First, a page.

Vegetable oils: a food industry wet dream

Looking back at my childhood, there are a great many things I am thankful for. From running barefoot in the grass and climbing tress, to carting my baby sister around on my hip and dressing my little brother up like a pixie. And one thing I’m very thankful for is butter.

My parents aren’t always a picture of health, but if there’s one thing they do unequivocally right, it’s butter and olive oil. My mother would cringe and shudder and squirm if you tried to force her into buying one of those big jugs of ‘vegetable cooking oil’. While my friends’ mothers were gushing about their ‘I can’t believe it’s not butter’ margarine, my mum refused to be taken in by the hype, and diligently kept a dish of butter in the pantry for us kids to butter our bread with.

Vegetable oils have been enjoying a long marketing campaign as better for you than butter. Because they’re from vegetables, see? But the thing is, in my opinion, vegetable oils aren’t exactly natural. They are the complete opposite of natural, in fact. They didn’t exist until the 1900s because there wasn’t the technology and the chemicals needed to make them until that time. Just think about it: vegetables aren’t oily. To get oil out of vegetables requires a fair few steps…

This is no doubt over-simplified but basically you take your soy beans, rapeseed, sunflower, corn, safflower or whatever and grind it up, add a solvent so you can extract the oil, refine it with some sodium hydroxide, filter it, deodorise it, bleach it, etc. High heat, extreme pressure and a lot of chemicals later, and there you have it: vegetable oil. You can’t just squeeze it like you do an olive, or churn some cream till it becomes butter. Watch this video showing how canola oil is made. But full disclaimer, you might not want to watch it while you’re eating. It’s pretty gross.

For me, this processing is reason enough to steer clear of vegetables oils. It just doesn’t gel with my general hypothesis that eating more real food (and less processed food) is good for you. But if you’re not convinced to ditch the vegetable oils, I encourage you to look into it and make up your own mind. Nutrition research suffers from the same biases and corruption that almost all scientific research suffers from these days (see my post about investigating science here), so a simple Google of whether vegetables oils are healthy or not probably isn’t going to give you much clarity. But start digging and you might be surprised with what you find. Here are a couple examples…

Researchers who looked at the Sydney Diet Heart study and did an updated meta-analysis in 2013 found that, “In this cohort, substituting dietary linoleic acid in place of saturated fats increased the rates of death from all causes, coronary heart disease, and cardiovascular disease. An updated meta-analysis of linoleic acid intervention trials showed no evidence of cardiovascular benefit. These findings could have important implications for worldwide dietary advice to substitute omega 6 linoleic acid, or polyunsaturated fats in general, for saturated fats.” Hmm…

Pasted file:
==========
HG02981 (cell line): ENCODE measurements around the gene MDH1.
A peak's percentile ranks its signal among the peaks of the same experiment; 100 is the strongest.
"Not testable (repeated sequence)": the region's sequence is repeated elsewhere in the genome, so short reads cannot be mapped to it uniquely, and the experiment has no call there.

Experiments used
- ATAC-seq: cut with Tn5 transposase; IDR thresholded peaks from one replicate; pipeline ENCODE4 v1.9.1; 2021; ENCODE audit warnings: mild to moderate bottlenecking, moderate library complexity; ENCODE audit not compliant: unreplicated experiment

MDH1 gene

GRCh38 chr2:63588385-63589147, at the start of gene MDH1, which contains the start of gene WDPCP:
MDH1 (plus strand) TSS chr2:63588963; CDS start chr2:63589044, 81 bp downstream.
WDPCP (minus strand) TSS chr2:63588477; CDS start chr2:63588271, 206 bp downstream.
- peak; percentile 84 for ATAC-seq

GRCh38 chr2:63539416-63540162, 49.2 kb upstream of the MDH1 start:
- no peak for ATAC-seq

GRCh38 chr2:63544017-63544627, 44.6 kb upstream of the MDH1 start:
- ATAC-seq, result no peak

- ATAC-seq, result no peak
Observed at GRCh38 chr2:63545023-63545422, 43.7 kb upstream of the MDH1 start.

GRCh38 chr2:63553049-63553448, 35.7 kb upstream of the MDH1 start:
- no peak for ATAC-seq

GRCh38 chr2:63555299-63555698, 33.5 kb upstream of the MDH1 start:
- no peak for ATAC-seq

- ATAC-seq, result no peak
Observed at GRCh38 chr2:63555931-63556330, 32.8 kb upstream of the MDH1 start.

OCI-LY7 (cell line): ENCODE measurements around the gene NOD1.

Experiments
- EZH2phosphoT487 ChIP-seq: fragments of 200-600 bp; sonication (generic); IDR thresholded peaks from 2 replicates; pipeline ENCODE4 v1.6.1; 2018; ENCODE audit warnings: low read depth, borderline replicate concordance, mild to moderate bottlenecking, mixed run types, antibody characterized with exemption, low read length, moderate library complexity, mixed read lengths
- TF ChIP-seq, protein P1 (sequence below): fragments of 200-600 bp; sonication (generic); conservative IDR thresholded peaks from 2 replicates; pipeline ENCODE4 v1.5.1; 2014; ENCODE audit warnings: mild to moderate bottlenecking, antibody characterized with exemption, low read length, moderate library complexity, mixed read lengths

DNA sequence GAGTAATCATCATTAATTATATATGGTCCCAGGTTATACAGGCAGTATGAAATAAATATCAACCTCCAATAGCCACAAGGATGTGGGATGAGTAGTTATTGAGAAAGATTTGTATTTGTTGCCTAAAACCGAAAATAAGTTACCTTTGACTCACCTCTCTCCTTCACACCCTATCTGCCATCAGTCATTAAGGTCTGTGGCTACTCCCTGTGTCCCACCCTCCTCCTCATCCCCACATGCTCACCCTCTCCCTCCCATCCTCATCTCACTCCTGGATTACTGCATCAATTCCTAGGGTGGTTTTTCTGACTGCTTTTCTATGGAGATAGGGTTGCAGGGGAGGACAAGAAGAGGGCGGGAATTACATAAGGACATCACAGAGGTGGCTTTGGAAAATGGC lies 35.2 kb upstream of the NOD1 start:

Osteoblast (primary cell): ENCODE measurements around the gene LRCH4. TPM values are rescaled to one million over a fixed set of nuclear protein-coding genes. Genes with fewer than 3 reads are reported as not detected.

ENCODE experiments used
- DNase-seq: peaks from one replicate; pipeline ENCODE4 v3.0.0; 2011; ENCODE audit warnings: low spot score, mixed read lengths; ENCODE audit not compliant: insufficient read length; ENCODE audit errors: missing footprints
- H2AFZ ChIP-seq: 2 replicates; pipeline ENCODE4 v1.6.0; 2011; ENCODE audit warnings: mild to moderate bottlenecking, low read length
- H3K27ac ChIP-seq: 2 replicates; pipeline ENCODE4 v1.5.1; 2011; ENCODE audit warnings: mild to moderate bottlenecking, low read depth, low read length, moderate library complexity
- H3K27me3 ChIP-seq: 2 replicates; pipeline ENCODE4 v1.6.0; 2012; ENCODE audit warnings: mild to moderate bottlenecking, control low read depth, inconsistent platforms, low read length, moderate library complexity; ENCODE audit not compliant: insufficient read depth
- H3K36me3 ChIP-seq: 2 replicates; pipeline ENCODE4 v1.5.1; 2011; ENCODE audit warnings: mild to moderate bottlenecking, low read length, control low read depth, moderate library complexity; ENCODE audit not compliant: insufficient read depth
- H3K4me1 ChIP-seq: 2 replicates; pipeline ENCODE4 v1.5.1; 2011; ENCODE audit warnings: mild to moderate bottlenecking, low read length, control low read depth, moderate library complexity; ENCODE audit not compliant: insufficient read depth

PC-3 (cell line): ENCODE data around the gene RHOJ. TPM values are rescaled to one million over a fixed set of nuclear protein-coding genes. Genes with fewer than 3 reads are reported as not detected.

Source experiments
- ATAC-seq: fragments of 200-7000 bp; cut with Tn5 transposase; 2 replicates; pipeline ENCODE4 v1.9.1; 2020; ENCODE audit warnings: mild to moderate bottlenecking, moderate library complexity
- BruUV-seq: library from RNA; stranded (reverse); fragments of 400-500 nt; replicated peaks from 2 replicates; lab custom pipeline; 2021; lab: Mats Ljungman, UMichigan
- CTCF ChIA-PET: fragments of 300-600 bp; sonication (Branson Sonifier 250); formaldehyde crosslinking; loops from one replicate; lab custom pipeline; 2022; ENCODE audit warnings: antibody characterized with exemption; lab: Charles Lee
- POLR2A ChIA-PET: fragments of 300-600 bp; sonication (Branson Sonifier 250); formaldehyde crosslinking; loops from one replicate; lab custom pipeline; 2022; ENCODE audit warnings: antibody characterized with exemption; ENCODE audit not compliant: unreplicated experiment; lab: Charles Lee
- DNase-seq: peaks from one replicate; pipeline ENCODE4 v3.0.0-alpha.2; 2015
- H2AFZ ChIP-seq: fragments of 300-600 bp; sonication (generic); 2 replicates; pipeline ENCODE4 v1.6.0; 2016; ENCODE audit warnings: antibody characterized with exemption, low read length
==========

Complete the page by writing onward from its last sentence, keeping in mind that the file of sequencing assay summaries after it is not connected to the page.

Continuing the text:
This 2015 systematic review and meta-analysis of observational studies concluded that “Saturated fats are not associated with all cause mortality, CVD, CHD, ischemic stroke, or type 2 diabetes… Trans fats are associated with all cause mortality, total CHD, and CHD mortality, probably because of higher levels of intake of industrial trans fats.” Hmm again…

And a 2016 re-look at the Minnesota Coronary Experiment of 1968-73 concluded, “Available evidence from randomized controlled trials shows that replacement of saturated fat in the diet with linoleic acid effectively lowers serum cholesterol but does not support the hypothesis that this translates to a lower risk of death from coronary heart disease or all causes. Findings from the Minnesota Coronary Experiment add to growing evidence that incomplete publication has contributed to overestimation of the benefits of replacing saturated fat with vegetable oils rich in linoleic acid.” Interesting stuff!

So, if you’re keen to avoid highly processed unnatural vegetable oils, how do you do it? Well, it’s pretty damn hard to avoid them if you eat packaged food. They’re in just about everything! So your best bet is, surprise surprise, having more whole foods and saving those processed foods for the occasional fun treat. Cook and bake things yourself, as much as you can. It’ll taste better, be better for you, and cooking/baking come with their own wellbeing boost (see my post about the benefits of cooking here). Bake with butter. Fry things things in butter, or ghee, or coconut oil. Use olive oil or avocado oil on your salads. Stick with things where you can easily imagine the process they’ve gone through to get on the supermarket shelf, and don’t get sucked in by food marketing. Simple really.

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